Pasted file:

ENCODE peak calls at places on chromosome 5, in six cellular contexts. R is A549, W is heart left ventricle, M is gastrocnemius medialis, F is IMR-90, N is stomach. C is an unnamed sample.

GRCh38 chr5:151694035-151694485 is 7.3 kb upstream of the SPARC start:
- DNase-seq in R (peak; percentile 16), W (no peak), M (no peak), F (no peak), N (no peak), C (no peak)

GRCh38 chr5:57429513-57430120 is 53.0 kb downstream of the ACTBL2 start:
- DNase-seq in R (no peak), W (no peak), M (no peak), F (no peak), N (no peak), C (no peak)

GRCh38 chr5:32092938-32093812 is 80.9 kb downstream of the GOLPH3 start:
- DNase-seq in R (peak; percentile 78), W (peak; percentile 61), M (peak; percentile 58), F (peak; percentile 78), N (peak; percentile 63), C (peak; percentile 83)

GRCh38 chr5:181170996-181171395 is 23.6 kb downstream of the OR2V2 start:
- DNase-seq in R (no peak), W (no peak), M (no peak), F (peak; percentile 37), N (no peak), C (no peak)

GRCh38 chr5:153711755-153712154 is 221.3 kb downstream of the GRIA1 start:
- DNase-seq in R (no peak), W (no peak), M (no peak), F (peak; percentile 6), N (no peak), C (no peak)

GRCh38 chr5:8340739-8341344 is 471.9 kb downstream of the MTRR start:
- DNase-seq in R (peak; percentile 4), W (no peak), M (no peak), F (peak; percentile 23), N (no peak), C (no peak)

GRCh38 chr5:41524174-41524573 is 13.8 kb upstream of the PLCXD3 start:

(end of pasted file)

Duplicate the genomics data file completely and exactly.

ENCODE peak calls at places on chromosome 5, in six cellular contexts. R is A549, W is heart left ventricle, M is gastrocnemius medialis, F is IMR-90, N is stomach. C is an unnamed sample.

GRCh38 chr5:151694035-151694485 is 7.3 kb upstream of the SPARC start:
- DNase-seq in R (peak; percentile 16), W (no peak), M (no peak), F (no peak), N (no peak), C (no peak)

GRCh38 chr5:57429513-57430120 is 53.0 kb downstream of the ACTBL2 start:
- DNase-seq in R (no peak), W (no peak), M (no peak), F (no peak), N (no peak), C (no peak)

GRCh38 chr5:32092938-32093812 is 80.9 kb downstream of the GOLPH3 start:
- DNase-seq in R (peak; percentile 78), W (peak; percentile 61), M (peak; percentile 58), F (peak; percentile 78), N (peak; percentile 63), C (peak; percentile 83)

GRCh38 chr5:181170996-181171395 is 23.6 kb downstream of the OR2V2 start:
- DNase-seq in R (no peak), W (no peak), M (no peak), F (peak; percentile 37), N (no peak), C (no peak)

GRCh38 chr5:153711755-153712154 is 221.3 kb downstream of the GRIA1 start:
- DNase-seq in R (no peak), W (no peak), M (no peak), F (peak; percentile 6), N (no peak), C (no peak)

GRCh38 chr5:8340739-8341344 is 471.9 kb downstream of the MTRR start:
- DNase-seq in R (peak; percentile 4), W (no peak), M (no peak), F (peak; percentile 23), N (no peak), C (no peak)

GRCh38 chr5:41524174-41524573 is 13.8 kb upstream of the PLCXD3 start: